You may have noticed an increase in those fat tire bicycles in your community. Most often, they are electric bikes. These E-Bikes are catching attention in no small part thanks to advances in 3D modeling and simulation software. Manufacturers of two, three, and four-wheeled models are, like just about every product maker, searching for cheaper, lighter, faster (to make), and stronger products. Modeling analysis and simulation software is making it possible for just about every manufacturer to change or improve their product lifecycle.
Generative design is probably the best-known method for improving 3D manufactured parts, often used for lightweighting. Using AI, simulation, and modeling, a designer can input requirements to generate optimal designs. This process can create designs that use less material thereby creating a lighter part that meets performance requirements. Use of lightweighting is critical in several areas including those needing fuel efficiency like aerospace and automotive.
But what else can modeling and simulation software and tools do?
After reading about E-bike designs, I wondered about what advanced features modeling and simulation providers were adding to their tools. Well, that sent me down a deep Google rabbit hole, so to speak.
I landed on a 3D metal printing (because metal has always fascinated me) concept page from Ansys that gave a quick summary on Powder Bed Fusion (PBF), Directed Energy Deposition (DED), and Metal Sintering, to name a few. Years ago, I spent time with the well-known 3D experts at the University of Louisville. They explained how creating a reliable and predictable process was what production-level users needed, but that it was difficult to do on the first try, with tools available then. It appears that the Ansys software has the ability to simulate and then compensate for deformation in the metal AM build process.
Most importantly, it led me to their case study resource page and making a better race car.
- Additive Processes: Ansys Additive Manufacturing
- Case Study: Framing a Lighter, Stronger Race Car | Additive Manufacturing
In just a short time, I found valuable, but less common uses of today’s modeling and simulation tools, that can save small and large manufacturers money, time, and materials. Here are a few:
- Build failure prediction
- Support removal (planning for and reducing post-processing is a big deal)
- Nesting / packing
- Parameter selection
- Build time estimation
- Post-processing preparation & time estimation
- Build cost estimate
- Improve workflow & performance results
If you want to keep up with me, or down with me, into the rabbit hole, and you are into bikes (or process improvement), you might enjoy how German company, Krause DiMaTec, makes an e-bike that is 55 percent lighter through additive manufacturing using MSC and Hexagon simulation and test solution software. Case study at end of post.
A quick detour from bikes and cars, if you want to see a company start and execute from the ground up with modeling and simulation software, take a look at Impact Footwear – they created a 3D printed, fully-customized flip flop (plus it is environmentally-friendly). They went heavy on advanced modeling and generative design using the cloud-based nTopology platform.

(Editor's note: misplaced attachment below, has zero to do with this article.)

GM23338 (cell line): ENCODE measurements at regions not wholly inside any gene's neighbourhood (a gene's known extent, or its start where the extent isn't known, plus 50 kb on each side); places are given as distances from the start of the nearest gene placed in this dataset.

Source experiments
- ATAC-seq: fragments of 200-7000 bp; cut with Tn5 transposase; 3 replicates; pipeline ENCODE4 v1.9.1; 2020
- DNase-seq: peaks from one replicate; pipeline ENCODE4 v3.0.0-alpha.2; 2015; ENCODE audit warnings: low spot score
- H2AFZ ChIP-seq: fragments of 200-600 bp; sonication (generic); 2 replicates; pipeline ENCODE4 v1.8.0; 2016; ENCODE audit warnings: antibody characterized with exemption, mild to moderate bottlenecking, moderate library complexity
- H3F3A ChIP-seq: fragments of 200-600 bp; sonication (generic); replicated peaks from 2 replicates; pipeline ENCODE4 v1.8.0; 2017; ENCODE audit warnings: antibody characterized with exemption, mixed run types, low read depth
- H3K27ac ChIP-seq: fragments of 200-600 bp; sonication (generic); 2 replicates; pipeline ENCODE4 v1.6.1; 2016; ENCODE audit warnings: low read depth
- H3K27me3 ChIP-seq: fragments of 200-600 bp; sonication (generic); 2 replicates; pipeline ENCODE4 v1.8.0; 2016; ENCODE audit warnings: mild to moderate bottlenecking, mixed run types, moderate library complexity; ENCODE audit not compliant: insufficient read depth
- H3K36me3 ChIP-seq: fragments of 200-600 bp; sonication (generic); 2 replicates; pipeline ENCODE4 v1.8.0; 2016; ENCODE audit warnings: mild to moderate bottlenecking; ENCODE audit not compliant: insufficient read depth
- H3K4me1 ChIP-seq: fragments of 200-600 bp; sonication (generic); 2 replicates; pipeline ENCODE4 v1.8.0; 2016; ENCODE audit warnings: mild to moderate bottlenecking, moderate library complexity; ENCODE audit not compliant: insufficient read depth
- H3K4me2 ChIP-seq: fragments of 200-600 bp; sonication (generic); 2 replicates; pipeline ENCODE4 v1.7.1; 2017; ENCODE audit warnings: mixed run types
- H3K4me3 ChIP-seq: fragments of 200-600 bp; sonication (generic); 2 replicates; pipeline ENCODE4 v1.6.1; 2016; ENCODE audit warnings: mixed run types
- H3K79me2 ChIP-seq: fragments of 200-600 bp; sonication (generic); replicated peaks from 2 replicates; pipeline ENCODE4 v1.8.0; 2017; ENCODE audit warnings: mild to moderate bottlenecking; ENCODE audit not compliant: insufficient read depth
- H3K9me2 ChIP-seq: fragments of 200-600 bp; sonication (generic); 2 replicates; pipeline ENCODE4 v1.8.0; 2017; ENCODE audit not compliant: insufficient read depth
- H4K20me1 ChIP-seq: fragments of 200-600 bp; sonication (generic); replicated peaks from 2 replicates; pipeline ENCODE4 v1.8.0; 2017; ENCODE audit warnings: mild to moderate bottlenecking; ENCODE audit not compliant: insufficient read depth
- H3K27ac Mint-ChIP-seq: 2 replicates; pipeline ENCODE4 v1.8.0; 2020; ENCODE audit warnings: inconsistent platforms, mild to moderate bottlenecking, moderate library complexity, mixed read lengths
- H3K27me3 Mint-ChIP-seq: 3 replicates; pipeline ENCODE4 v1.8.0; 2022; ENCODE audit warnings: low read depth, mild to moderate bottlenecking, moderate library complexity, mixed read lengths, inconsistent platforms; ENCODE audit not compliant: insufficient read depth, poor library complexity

Back to bikes — Marco Antonelli, Engineer and Industrial Designer, brings another great example of incredible design from the cycling world with his revolutionary handbike. Yes, you read that right, a handbike is a bike you pedal with your hands and arms. Para-cycling has become one of the most popular and recognizable sports for the disabled covered by the media and Antonelli leveraged modeling and simulation tools from PTC Creo and Ansys to build the handbike.
Often, leveraging modeling and simulation tools to their full potential means that a manufacturer is exploring what’s known as digital transformation (in a nutshell, moving as much of your business into the digital realm as possible). Siemens recently released an ebook on this topic for small manufacturers considering or diving deeper into AM for many of the benefits explored here.
Additive Manufacturing is seeing strong growth again, despite decreases from the pandemic, thanks to massive advances in machine development as well as in metal, polymeric, and bio materials. As AM users increasingly leverage modeling and simulation software tools for topology optimization, generative design, and tactical flow for AM parts (as in build direction, supports), the growth will continue to surge in 2022 and beyond. If you would like to see more examples of software advances, get in touch with me and maybe we can do another post like this focused on different industries or use cases.
- Ansys Case Study: Framing a Lighter, Stronger Race Car | Additive Manufacturing
- Hexagon (MSC) Ebike Case Study: Generative design provides and easy ride for e-Bike manufacturer with 55% lighter design for additive manufacturing
- nTopology Flip Flop Case Study: Impact Footwear Brings to Market Customizable Flip Flops.
- Siemens: Small manufacturers save big with digital transformation [EBOOK]
- For more on lightweighting in action, check out Mark Crawford’s article on ASME: 3D-Printed Lattices Optimize Strength-to-Weight Ratios
- The Handbike of the Future is Designed with Creo | PTC
- Case Study from Boeing: Development of Model Based AM Enabled Thermal Technology for Aerospace Applications
- 2021 Technology Roundup: Software